KiwiMill works closely with architects and developers to produce highly accurate, one-of-a-kind, finely crafted simulations of design in a time-frame that meets the needs of our clients.

What’s a Prototype Model?

medical prototype


It may seem oddly counter-intuitive, but often the quickest, least expensive way to make a new product is to first make something else – a prototype model.

A prototype model is a special type of model that engineers or designers use to test a product’s properties and function. Prototypes allow engineers to explore design alternatives, test theories and confirm performance all prior to starting production.

Early on in the creation of a new product, a series of prototypes might be designed, fabricated and tested, progressively refining the final iteration. It’s assumed that the initial prototype will have many changes made to it as feedback is given.

The prototype model is a learning tool above all else. Different types of prototypes serve different purposes, and provide specific answers to design questions.

Some prototypes are for proof of concept – they don’t attempt to simulate the finished product in any way. Other prototypes replicate the size, look or feel of the product using simple materials and are meant to be studied but not put to repeated use. Some are constructed out of sturdier materials and are expected to be withstand  rigorous  human interaction during the testing phase. Some prototypes are meant for visual fidelity only. They copy flawlessly the visual appearance of the product for use in photo shoots or executive review. A fully  functional, or working prototype would simulate the final product to the highest degree, or fidelity. This prototype would be for a final check before production began.

So why bother having a prototype instead of the real product? Simply put, a prototype will save time and money in the long run. Prototypes show potential investors or users an idea of what the product looks like in the earliest stages of development. Less expensive materials and manufacturing processes, along with simpler details and engineering, allow for more design options to be tested using prototypes before committing to the production stage. Identifying problems with design early on saves money. Having users test  different designs during the development cycle gives critical feedback that will likely result in a more marketable final product.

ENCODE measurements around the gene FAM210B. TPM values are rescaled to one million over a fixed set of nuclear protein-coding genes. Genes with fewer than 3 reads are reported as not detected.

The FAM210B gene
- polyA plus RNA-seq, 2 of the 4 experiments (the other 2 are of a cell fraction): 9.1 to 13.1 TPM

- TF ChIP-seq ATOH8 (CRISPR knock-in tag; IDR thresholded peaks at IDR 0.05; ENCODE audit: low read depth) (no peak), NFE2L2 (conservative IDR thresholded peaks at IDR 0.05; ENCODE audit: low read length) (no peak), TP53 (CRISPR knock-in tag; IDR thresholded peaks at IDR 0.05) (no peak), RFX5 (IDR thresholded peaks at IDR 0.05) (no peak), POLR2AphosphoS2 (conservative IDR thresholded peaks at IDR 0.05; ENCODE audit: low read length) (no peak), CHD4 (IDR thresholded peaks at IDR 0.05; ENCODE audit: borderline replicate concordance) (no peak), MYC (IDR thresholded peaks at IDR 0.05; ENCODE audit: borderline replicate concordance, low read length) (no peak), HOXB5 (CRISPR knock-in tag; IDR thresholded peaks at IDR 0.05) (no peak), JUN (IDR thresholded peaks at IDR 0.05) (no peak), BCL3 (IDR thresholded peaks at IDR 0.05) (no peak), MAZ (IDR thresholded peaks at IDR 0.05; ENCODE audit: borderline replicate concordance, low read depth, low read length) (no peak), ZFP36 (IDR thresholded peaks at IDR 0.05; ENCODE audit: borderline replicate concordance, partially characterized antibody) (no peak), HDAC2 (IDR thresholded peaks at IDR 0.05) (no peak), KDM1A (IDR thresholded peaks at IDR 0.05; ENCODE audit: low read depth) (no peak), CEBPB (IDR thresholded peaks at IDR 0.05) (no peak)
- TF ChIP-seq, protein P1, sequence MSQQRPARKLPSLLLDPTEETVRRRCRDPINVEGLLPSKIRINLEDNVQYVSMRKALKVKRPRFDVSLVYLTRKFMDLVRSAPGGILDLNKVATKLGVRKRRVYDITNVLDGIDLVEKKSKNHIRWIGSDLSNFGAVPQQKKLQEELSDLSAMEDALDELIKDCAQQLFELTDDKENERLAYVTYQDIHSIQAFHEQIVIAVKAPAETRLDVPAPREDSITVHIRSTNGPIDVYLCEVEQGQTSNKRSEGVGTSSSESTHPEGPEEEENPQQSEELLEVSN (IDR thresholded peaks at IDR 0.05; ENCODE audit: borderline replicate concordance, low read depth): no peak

It’s cost-effective to make use of prototypes during the design process, and it need not slow the actual time down between the initial idea and it’s arrival on the market. It can in fact speed that process up.

Heavy Equipment Sales Model

If you have a large piece of machinery, heavy equipment vehicle or industrial process that you need to sell to customers you have to make choices about your marketing approach. Phone calls, email,  or face-to-face contact? Probably a combination of all three. A good website – interactive and informative – is imperative. Video testimonial, a detailed brochure and participation at trade shows might be useful.

One approach that is almost out of the question is hauling a huge, bulky piece of equipment to the prospective buyer and saying, “Look, here it is, and let me show you all of its outstanding features.”  It would be effective, but impractical when dealing with oversized products.

A sales model would provide that impact without the cost and logistical impossibility of the real product. Imagine having a detailed sales model of an excavator, a cooling system or a jet engine that travels with the sales team and can be displayed with ease in a variety of settings. A model reproduction of your over-sized product  will inform, impress and engage potential customers, giving a worthy return for your investment.

Why Have a Training Model?

training modelindustrial model for trainingHow many people won’t admit that they have trouble reading blueprints or maps? They might smile and nod as they look over a 2D plan, but not everyone’s mind can translate the information spatially into a 3D image in their head. When it comes to safety training and emergency preparedness, do you want to leave things up to chance with a map? Probably not. If you are going to take the time to sit people down and run through a training exercise or plan of action, it makes sense to do everything in your power to make sure everyone understands the procedures being discussed.